And if the church, the community of Christians is the body of Christ, then there is a physicality to it as well. Yes the communion of saints includes those who have gone before and those who are still with us, but come judgment day, the communion of saints will be reunited, will be given a new bodies, and will physically, corporately, come together in the resurrected flesh, and will be the glorified, sanctified embodied community of Christ who gather around the throne of the lamb in worship and song.
Inspired and guided by the work of Dietrich Bonhoeffer, I’d like to offer four thoughts about the nature and need for “real” community.
When I have felt disenfranchised by “real” community and have wanted to hold out and wait for a true “real” community, I give myself a shake and read this ouch-worthy, convicting point by Bonhoeffer:
“Those who love their dream of a Christian community more than the Christian community itself become destroyers of that Christian community even though their personal intentions may be ever so honest, earnest, and sacrificial.”
And so, even when I don’t feel like it, even when “real” Christians have let me down, or I feel like it would be easier to just pop in a worship CD and watch a sermon online from some celebrity pastor thousands of miles away, I force myself to go to church. I sit and listen to the Word proclaimed. I join my voice with those Christians who have offended me and recite the Apostles’ Creed. I stand and confess my sins in unison with those who irritate me. I hear the words of confession and absolution, and I extend the peace I have received from Christ to those who have disappointed me. We gather together at the table of the Lamb and serve each other communion, knowing that “real” community is founded not on us, but on the grace of Jesus Christ, who lived, died and was resurrected to reconcile the world to himself.
And then I go home and blog about it, adding my voice to the online community, making friends with people from around the world. But, the “real” community keeps me grounded, keeps me focused and keeps me a part of the Body of Christ. It allows me to participate in the online community while not letting the online community consume me, depress me or distort my perception of what is “real.”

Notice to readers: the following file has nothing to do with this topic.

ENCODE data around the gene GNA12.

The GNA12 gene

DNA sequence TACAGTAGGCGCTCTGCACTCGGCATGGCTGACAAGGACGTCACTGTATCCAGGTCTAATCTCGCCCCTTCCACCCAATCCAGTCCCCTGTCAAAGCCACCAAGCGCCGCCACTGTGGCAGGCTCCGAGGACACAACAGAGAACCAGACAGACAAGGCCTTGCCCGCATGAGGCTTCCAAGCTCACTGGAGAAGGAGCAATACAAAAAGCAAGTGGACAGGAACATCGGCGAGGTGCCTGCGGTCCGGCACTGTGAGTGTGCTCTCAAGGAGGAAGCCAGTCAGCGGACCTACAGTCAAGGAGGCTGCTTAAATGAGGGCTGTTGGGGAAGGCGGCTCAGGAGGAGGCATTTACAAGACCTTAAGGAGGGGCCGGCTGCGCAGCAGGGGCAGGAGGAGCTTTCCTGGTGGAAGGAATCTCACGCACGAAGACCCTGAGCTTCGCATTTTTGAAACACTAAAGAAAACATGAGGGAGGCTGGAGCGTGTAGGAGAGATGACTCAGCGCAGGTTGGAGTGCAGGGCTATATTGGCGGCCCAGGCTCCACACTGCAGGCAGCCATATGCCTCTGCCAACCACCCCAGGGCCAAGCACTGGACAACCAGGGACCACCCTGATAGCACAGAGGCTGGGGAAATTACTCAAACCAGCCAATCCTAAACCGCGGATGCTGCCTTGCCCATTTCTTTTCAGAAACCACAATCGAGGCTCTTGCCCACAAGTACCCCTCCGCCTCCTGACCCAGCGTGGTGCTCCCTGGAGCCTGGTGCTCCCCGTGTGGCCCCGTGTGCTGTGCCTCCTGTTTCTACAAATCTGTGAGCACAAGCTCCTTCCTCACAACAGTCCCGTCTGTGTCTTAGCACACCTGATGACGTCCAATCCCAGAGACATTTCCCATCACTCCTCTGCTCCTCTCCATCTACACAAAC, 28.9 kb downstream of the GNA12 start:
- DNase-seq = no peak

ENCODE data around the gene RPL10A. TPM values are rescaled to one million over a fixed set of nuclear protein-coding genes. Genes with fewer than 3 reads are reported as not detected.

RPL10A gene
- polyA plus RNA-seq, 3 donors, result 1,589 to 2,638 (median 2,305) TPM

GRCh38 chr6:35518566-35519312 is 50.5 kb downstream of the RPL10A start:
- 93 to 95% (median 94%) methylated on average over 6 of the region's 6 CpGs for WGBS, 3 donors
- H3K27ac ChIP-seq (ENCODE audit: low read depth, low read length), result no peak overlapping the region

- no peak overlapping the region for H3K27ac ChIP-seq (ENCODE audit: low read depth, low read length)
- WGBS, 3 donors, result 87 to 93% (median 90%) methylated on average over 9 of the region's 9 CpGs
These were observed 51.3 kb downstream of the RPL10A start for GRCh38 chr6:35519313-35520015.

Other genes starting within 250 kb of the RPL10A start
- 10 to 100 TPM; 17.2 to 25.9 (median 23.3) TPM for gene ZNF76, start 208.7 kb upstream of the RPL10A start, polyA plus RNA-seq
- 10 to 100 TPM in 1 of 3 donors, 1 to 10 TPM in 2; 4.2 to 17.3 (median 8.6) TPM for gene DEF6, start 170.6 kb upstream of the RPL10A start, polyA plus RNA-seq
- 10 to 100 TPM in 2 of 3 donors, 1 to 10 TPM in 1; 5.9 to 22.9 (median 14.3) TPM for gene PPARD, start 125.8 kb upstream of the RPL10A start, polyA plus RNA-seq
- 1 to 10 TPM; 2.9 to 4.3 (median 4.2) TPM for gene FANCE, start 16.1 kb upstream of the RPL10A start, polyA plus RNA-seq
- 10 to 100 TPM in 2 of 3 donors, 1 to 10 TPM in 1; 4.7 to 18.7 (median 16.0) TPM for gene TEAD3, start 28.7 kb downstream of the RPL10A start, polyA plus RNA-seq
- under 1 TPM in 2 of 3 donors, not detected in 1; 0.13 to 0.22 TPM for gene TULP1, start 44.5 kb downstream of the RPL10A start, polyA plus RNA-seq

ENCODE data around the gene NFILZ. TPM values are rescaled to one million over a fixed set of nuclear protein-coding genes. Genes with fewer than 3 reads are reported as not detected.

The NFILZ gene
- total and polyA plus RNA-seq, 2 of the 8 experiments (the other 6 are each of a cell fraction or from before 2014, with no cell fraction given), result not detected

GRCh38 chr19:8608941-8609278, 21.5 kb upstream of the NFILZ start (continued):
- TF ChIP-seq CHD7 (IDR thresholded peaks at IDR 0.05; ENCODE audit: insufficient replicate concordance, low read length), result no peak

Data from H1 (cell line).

Here a few links to some of her blog posts:
Why I believe the Bible encourages Women in Ministry
In my congregation, we work hard at having a mix of men and women in ministry–in leadership and behind the scenes, on Council, as deacons, as Committee members, as visible leadership on Sunday morning. The participation of both men and women is not just tokenism. It’s not some kind of artificial quota system. Instead, it’s a recognition that it takes all of us to be the church, it takes all of us to build the church, and God has given each of us something we can use for the common good of our life together.
Ministry is not about fancy titles or about whose name comes first. It’s not about whether men are better than women, or women better than men. Instead we are to serve God and to serve one another.
There is mutuality in ministry, where the church is not only about women submitting to men or about men submitting to women. It’s not only about the church listening to its leaders, or about church leaders listening to their people. But church ministry is about all of that–where we submit to one another out of reverence for Christ (Ephesians 5:21) and we submit to God (James 4:7) as we work together as the body of Christ, who is the head of the church.
I have to admit that the nay-sayers have a point. Lectio divina as it’s practiced today can be overly subjective–how do I know that it’s God and not last night’s black bean garlic chicken that is speaking to me? How do I distinguish between the voice of God and my own imagination? That’s one reason to practice lectio divina in community–as it has been practiced in the monastic tradition–and to practice it also along with other disciplines of Scripture study that take seriously the historical, social, literary, and other aspects of the text as well as our own context today. As a check on my own wayward heart, the subjectivity of lectio divina is wisely also subject to community discernment and other study.
The ever-growing list of Canadian Christian Blogs can be found here.
“Liturgy is boring.”
“Liturgy is repetitive.”
“Liturgy stifles the Holy Spirit.”
These are some of the reactions I’ve had when people hear that I’m currently attending an Anglican church. And yet, even before I began attending an Anglican church I knew that liturgy was an important and necessary part of my Christian faith. Even in more low-church, non-liturgical settings, the routine and familiarity of the order of service, of the rhythm of taking communion once a month, the routine of 3 praise songs, the offering, the sermon, the altar call and time of prayer, and the dismissal shaped and discipled my Christian walk.
Today, I want to just explore some reasons why liturgy, especially formal liturgy, can be beneficial: